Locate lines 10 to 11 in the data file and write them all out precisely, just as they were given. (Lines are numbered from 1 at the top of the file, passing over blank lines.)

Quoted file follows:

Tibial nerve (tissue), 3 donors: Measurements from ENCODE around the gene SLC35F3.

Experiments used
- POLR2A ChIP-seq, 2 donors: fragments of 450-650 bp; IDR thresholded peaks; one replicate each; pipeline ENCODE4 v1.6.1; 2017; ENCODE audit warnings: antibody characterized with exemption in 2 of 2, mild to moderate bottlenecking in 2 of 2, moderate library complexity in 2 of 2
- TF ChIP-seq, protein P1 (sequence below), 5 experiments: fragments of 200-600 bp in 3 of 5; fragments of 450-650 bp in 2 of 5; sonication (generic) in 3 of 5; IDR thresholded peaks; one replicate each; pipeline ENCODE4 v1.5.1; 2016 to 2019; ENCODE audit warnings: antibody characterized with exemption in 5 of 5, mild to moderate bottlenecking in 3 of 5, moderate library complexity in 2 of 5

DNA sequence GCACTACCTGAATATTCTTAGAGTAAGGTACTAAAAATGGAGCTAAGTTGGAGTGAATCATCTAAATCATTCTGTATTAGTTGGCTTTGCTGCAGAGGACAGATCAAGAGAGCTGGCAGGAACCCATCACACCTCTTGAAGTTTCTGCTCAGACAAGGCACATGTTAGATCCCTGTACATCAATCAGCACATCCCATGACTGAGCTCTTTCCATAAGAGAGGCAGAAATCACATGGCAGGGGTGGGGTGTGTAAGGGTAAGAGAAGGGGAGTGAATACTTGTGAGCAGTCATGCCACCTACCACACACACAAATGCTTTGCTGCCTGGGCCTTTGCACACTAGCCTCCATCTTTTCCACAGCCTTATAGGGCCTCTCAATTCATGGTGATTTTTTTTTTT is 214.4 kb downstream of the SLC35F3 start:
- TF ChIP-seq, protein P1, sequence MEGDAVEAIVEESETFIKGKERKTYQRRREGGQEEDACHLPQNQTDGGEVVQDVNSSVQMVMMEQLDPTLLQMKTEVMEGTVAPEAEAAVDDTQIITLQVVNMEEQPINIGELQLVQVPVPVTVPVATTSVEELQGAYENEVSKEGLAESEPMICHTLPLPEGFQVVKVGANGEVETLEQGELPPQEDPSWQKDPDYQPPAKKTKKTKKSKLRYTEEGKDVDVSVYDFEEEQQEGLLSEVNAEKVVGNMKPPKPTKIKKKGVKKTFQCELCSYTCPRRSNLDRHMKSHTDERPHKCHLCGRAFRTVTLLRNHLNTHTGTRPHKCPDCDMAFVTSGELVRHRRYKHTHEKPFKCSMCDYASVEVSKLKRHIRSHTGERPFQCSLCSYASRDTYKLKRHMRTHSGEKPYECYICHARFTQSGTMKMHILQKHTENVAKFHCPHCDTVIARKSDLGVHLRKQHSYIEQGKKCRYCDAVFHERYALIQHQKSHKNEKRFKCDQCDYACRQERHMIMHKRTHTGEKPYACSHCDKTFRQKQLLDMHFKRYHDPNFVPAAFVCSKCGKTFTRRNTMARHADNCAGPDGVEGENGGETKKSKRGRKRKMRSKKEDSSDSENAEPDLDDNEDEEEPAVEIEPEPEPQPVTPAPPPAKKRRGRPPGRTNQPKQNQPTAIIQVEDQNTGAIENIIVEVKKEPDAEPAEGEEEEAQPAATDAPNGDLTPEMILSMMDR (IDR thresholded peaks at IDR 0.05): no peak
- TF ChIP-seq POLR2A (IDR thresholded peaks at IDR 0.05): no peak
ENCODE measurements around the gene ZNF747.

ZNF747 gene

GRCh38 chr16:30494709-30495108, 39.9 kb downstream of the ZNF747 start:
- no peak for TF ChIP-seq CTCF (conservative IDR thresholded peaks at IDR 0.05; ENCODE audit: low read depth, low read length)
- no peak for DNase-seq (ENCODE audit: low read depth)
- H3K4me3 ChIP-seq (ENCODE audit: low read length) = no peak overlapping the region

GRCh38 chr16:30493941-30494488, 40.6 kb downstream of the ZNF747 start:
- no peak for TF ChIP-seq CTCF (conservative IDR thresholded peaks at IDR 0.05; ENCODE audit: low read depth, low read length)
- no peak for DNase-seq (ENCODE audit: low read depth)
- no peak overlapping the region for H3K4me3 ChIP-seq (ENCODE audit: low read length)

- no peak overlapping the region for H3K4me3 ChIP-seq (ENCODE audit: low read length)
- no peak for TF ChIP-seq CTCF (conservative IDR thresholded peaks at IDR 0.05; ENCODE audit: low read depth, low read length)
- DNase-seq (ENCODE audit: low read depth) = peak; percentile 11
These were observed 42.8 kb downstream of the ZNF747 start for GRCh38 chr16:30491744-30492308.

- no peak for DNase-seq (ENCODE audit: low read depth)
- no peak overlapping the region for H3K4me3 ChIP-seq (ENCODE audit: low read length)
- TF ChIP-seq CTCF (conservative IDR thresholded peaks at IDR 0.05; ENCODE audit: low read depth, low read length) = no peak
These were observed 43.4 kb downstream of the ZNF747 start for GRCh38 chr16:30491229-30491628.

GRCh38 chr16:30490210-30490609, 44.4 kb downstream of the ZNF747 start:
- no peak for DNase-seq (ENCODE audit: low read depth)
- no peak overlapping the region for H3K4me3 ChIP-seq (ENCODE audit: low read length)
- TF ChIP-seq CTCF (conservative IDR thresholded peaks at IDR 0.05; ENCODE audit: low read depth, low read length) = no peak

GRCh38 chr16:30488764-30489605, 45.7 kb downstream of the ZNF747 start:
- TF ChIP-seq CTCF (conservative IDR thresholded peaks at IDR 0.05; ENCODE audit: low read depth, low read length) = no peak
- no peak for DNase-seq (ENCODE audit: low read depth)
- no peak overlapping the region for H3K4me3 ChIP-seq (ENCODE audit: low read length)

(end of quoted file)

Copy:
GRCh38 chr16:30494709-30495108, 39.9 kb downstream of the ZNF747 start:
- no peak for TF ChIP-seq CTCF (conservative IDR thresholded peaks at IDR 0.05; ENCODE audit: low read depth, low read length)